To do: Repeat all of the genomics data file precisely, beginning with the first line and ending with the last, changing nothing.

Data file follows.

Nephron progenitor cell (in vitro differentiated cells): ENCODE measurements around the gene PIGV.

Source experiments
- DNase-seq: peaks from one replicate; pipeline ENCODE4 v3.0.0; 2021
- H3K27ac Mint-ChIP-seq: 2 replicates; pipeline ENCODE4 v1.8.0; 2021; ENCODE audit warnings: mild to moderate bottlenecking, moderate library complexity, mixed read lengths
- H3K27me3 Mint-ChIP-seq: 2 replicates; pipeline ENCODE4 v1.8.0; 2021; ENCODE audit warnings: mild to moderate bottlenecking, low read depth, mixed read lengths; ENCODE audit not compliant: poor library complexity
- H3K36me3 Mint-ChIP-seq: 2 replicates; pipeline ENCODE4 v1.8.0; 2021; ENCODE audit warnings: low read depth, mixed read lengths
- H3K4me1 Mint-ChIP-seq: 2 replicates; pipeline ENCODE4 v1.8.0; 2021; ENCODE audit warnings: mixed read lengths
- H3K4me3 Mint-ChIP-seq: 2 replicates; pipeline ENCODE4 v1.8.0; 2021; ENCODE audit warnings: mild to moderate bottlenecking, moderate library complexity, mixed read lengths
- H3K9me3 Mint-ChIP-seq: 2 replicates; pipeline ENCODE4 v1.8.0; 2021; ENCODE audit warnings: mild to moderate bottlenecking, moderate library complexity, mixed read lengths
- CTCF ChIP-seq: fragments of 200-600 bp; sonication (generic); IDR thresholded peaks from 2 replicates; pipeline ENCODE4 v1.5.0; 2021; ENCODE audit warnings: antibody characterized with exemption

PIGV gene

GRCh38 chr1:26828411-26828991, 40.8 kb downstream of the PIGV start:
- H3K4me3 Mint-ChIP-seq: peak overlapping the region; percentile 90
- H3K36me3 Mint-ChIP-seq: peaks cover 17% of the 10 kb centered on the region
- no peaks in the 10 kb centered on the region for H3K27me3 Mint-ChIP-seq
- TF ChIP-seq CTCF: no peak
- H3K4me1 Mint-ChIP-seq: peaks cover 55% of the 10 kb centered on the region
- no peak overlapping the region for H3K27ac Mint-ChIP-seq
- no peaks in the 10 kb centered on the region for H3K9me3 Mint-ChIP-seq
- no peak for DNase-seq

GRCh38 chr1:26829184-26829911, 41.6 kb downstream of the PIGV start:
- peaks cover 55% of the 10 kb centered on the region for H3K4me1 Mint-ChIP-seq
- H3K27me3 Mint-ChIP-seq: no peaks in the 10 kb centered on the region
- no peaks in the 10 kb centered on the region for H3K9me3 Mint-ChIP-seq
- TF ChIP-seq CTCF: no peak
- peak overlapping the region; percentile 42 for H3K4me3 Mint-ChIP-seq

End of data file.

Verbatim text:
Nephron progenitor cell (in vitro differentiated cells): ENCODE measurements around the gene PIGV.

Source experiments
- DNase-seq: peaks from one replicate; pipeline ENCODE4 v3.0.0; 2021
- H3K27ac Mint-ChIP-seq: 2 replicates; pipeline ENCODE4 v1.8.0; 2021; ENCODE audit warnings: mild to moderate bottlenecking, moderate library complexity, mixed read lengths
- H3K27me3 Mint-ChIP-seq: 2 replicates; pipeline ENCODE4 v1.8.0; 2021; ENCODE audit warnings: mild to moderate bottlenecking, low read depth, mixed read lengths; ENCODE audit not compliant: poor library complexity
- H3K36me3 Mint-ChIP-seq: 2 replicates; pipeline ENCODE4 v1.8.0; 2021; ENCODE audit warnings: low read depth, mixed read lengths
- H3K4me1 Mint-ChIP-seq: 2 replicates; pipeline ENCODE4 v1.8.0; 2021; ENCODE audit warnings: mixed read lengths
- H3K4me3 Mint-ChIP-seq: 2 replicates; pipeline ENCODE4 v1.8.0; 2021; ENCODE audit warnings: mild to moderate bottlenecking, moderate library complexity, mixed read lengths
- H3K9me3 Mint-ChIP-seq: 2 replicates; pipeline ENCODE4 v1.8.0; 2021; ENCODE audit warnings: mild to moderate bottlenecking, moderate library complexity, mixed read lengths
- CTCF ChIP-seq: fragments of 200-600 bp; sonication (generic); IDR thresholded peaks from 2 replicates; pipeline ENCODE4 v1.5.0; 2021; ENCODE audit warnings: antibody characterized with exemption

PIGV gene

GRCh38 chr1:26828411-26828991, 40.8 kb downstream of the PIGV start:
- H3K4me3 Mint-ChIP-seq: peak overlapping the region; percentile 90
- H3K36me3 Mint-ChIP-seq: peaks cover 17% of the 10 kb centered on the region
- no peaks in the 10 kb centered on the region for H3K27me3 Mint-ChIP-seq
- TF ChIP-seq CTCF: no peak
- H3K4me1 Mint-ChIP-seq: peaks cover 55% of the 10 kb centered on the region
- no peak overlapping the region for H3K27ac Mint-ChIP-seq
- no peaks in the 10 kb centered on the region for H3K9me3 Mint-ChIP-seq
- no peak for DNase-seq

GRCh38 chr1:26829184-26829911, 41.6 kb downstream of the PIGV start:
- peaks cover 55% of the 10 kb centered on the region for H3K4me1 Mint-ChIP-seq
- H3K27me3 Mint-ChIP-seq: no peaks in the 10 kb centered on the region
- no peaks in the 10 kb centered on the region for H3K9me3 Mint-ChIP-seq
- TF ChIP-seq CTCF: no peak
- peak overlapping the region; percentile 42 for H3K4me3 Mint-ChIP-seq